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Obesity Linked to Poor Prognosis for Some Breast Cancer Patients

Study focused on locally advanced breast cancer and inflammatory breast cancer

FRIDAY, March 14 (HealthDay News) -- Women who are overweight or obese when diagnosed with locally advanced breast cancer face a higher chance of recurrence and a shorter life expectancy than either normal or underweight patients, a new study suggests.

The researchers also found that obese patients are more likely than overweight, normal or underweight patients to be diagnosed with a rare, aggressive and deadly form of locally advanced breast cancer, known as inflammatory breast cancer (IBC).

"We already know that obesity is a risk factor for many diseases, and now we're showing that women who are obese or overweight essentially face a higher risk for getting a more aggressive form of breast cancer, and progress faster and die faster from their disease," said study senior author Dr. Massimo Cristofanilli. He is an associate professor in the department of breast medical oncology at the University of Texas M.D. Anderson Cancer Center in Houston.

The findings are published in the March 15 issue of Clinical Cancer Research.

Locally advanced breast cancer (LABC), which is cancer that has spread to nearby tissue or lymph nodes, accounts for about 5 percent of all breast cancers in the United States. In medically underserved parts in the country and the developing world, about half of all breast cancer cases are LABC, the researchers said.

The even more lethal IBC form of breast cancer strikes between 1 percent and 2 percent of U.S. breast cancer patients.

Noting that six in 10 Americans are obese or overweight, Cristofanilli and his colleagues explored possible weight-cancer connections by analyzing data on 606 women who had received similar care for stage III locally advanced breast cancer at M.D. Anderson between 1974 and 2000.

Records of body-mass index revealed that two-thirds of the patients were either overweight or obese at diagnosis. Slightly more than 80 percent of the patients had standard locally advanced breast cancer, while 18 percent had the more deadly IBC disease.

Comparing weight records with disease statistics, the researchers found that a greater proportion of obese patients were diagnosed with IBC compared with either overweight or normal/underweight patients.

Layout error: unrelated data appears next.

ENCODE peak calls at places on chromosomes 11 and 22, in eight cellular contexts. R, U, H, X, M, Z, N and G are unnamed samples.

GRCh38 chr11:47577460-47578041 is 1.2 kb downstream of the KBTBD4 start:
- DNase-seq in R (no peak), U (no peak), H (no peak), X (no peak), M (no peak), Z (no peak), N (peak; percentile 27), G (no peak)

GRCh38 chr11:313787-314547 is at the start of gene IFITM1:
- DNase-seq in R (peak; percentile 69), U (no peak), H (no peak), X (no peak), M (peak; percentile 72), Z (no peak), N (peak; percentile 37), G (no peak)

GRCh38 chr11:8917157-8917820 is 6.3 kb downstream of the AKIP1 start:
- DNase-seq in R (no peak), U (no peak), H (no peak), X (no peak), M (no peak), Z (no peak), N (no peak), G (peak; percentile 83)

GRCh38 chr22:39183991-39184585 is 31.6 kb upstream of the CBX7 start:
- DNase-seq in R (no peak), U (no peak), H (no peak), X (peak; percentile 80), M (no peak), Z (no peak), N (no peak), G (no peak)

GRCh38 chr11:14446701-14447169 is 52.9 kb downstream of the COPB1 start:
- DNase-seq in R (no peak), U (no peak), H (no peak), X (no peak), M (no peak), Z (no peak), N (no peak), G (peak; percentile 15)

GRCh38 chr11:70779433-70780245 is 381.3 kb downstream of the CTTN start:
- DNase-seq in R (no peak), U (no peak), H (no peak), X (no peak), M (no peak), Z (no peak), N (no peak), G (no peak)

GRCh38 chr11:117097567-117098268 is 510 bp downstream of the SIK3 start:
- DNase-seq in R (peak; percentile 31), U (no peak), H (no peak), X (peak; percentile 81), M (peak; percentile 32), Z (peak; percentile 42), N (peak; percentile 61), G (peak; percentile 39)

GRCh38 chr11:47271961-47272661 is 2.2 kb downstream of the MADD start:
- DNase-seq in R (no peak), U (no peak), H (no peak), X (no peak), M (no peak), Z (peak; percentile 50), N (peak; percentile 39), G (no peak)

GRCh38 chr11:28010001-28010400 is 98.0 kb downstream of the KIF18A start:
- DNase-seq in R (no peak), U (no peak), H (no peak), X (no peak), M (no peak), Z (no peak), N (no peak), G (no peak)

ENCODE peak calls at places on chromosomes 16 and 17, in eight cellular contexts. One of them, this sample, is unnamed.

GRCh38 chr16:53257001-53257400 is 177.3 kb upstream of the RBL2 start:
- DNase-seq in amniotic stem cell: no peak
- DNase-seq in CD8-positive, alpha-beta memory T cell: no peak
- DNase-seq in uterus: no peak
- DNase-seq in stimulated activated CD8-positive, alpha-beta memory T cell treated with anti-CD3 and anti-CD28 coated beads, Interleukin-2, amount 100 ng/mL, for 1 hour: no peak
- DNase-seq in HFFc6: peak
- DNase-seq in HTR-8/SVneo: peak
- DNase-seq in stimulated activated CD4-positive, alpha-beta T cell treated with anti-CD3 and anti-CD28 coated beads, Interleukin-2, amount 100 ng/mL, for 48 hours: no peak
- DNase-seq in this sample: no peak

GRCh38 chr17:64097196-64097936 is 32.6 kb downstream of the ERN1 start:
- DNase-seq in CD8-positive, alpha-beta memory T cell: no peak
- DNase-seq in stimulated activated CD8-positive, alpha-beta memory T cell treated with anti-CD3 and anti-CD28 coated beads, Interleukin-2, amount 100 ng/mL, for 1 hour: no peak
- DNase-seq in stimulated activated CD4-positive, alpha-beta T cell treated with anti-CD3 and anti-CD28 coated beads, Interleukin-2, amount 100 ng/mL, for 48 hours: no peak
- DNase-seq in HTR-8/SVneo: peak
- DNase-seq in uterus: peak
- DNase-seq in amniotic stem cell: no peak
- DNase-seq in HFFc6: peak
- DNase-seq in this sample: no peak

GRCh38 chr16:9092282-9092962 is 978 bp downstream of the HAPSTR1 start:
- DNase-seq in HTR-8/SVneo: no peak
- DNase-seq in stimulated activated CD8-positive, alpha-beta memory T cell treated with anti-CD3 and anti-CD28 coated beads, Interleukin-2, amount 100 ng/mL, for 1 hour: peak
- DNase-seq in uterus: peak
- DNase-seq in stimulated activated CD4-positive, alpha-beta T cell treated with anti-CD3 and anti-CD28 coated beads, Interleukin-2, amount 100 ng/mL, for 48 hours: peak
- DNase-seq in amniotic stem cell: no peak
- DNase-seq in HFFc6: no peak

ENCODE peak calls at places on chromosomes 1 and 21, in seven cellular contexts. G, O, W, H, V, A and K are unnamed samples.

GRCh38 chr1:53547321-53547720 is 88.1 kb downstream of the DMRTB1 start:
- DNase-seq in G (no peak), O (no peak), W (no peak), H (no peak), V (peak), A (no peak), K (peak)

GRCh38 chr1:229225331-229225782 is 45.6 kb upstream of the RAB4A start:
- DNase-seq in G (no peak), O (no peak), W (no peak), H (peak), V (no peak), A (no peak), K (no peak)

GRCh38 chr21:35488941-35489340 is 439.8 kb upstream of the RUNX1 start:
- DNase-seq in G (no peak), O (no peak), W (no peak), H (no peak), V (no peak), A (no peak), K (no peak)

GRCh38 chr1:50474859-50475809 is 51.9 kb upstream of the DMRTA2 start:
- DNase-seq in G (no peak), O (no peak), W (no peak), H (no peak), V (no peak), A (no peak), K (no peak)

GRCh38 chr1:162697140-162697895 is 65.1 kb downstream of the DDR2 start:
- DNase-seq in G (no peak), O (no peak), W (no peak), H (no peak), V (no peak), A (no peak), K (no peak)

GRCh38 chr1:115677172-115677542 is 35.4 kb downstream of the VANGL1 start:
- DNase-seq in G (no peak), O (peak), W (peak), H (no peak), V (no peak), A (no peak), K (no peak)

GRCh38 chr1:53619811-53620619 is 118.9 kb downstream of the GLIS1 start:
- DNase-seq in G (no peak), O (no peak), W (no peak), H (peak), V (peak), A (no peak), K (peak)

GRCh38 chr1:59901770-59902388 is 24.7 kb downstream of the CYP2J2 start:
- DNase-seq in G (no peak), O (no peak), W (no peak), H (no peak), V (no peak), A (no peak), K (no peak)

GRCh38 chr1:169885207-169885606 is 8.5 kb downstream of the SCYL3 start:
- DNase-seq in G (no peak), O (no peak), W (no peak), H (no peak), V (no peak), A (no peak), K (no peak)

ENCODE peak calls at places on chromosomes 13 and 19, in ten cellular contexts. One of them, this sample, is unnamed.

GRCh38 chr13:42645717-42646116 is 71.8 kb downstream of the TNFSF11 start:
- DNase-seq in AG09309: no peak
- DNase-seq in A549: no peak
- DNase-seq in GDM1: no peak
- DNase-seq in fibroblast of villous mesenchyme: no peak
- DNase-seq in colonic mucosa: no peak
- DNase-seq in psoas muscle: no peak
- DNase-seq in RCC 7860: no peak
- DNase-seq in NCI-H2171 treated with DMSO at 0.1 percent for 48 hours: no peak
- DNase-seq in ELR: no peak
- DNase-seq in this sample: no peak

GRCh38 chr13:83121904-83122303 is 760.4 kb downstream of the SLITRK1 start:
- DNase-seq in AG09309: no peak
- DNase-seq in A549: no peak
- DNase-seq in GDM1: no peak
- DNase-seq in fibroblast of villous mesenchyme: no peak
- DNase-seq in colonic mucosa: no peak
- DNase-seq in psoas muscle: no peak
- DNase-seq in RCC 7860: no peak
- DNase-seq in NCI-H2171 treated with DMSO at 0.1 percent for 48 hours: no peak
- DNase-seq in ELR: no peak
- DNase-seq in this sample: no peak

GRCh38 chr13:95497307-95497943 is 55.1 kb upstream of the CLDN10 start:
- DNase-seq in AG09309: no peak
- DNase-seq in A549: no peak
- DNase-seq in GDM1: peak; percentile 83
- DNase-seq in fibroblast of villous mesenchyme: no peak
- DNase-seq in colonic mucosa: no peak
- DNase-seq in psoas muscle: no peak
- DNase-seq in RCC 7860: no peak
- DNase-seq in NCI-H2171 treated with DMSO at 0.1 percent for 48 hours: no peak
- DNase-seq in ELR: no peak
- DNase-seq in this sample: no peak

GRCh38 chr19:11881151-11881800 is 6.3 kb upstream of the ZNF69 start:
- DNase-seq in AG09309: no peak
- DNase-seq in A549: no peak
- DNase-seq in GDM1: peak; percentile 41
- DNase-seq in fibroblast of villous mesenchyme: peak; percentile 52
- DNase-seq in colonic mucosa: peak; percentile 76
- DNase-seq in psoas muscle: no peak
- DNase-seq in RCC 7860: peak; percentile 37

Among all patients with locally advanced breast cancer, overweight or obese women were more likely to have a higher grade of breast cancer at diagnosis, followed by more disease recurrence and shorter survival times.

Cristofanilli and his colleagues noted that they tracked BMI status only at diagnosis, not during subsequent treatment. Still, they concluded that obese and overweight women coping with locally advanced breast cancer could benefit from the inclusion of a dietary component in their treatment regimen.

"Obesity is a major issue for our society, and it raises the possibility that perhaps if we reduce excess weight, we might reduce the incidence of breast cancer in the first place," said Cristofanilli. "And for those already diagnosed, lifestyle modification and weight control -- and probably more aggressive follow-up -- might be needed in addition to chemotherapy and other standard treatments."

But Dr. Harold J. Burstein, an assistant professor of medicine at Harvard Medical School and the Dana-Farber Cancer Institute in Boston, cautioned that the evidence suggesting a link between obesity and poor breast cancer outcomes is "less than overwhelming."

"There's a lot of suggestive data, but there's nothing that's absolutely definitive," he said. "That is not to say that there is anything to suggest that it is risky for breast cancer patients to make an effort to maintain their weight through food control and exercise. And it can certainly help strengthen bones and lower the risk for diabetes and heart disease, which is all the better."

"But it really must be said that there are women who torment themselves if they are obese at diagnosis or gain weight afterwards, because they believe they are jeopardizing their outcome, Burstein said. "Yet the honest assessment is that we don't really understand yet whether there is a relationship between obesity and breast cancer outcomes, or how strong the relationship is."

More information

For more on the connection between obesity and cancer, visit the U.S. National Cancer Institute.

SOURCES: Massimo Cristofanilli, M.D., associate professor, department of breast medical oncology, University of Texas M.D. Anderson Cancer Center, Houston; Harold J. Burstein, M.D., Ph.D., assistant professor, medicine, Dana-Farber Cancer Institute, Brigham and Women's Hospital, and Harvard Medical School, Boston; March 15, 2008, Clinical Cancer Research

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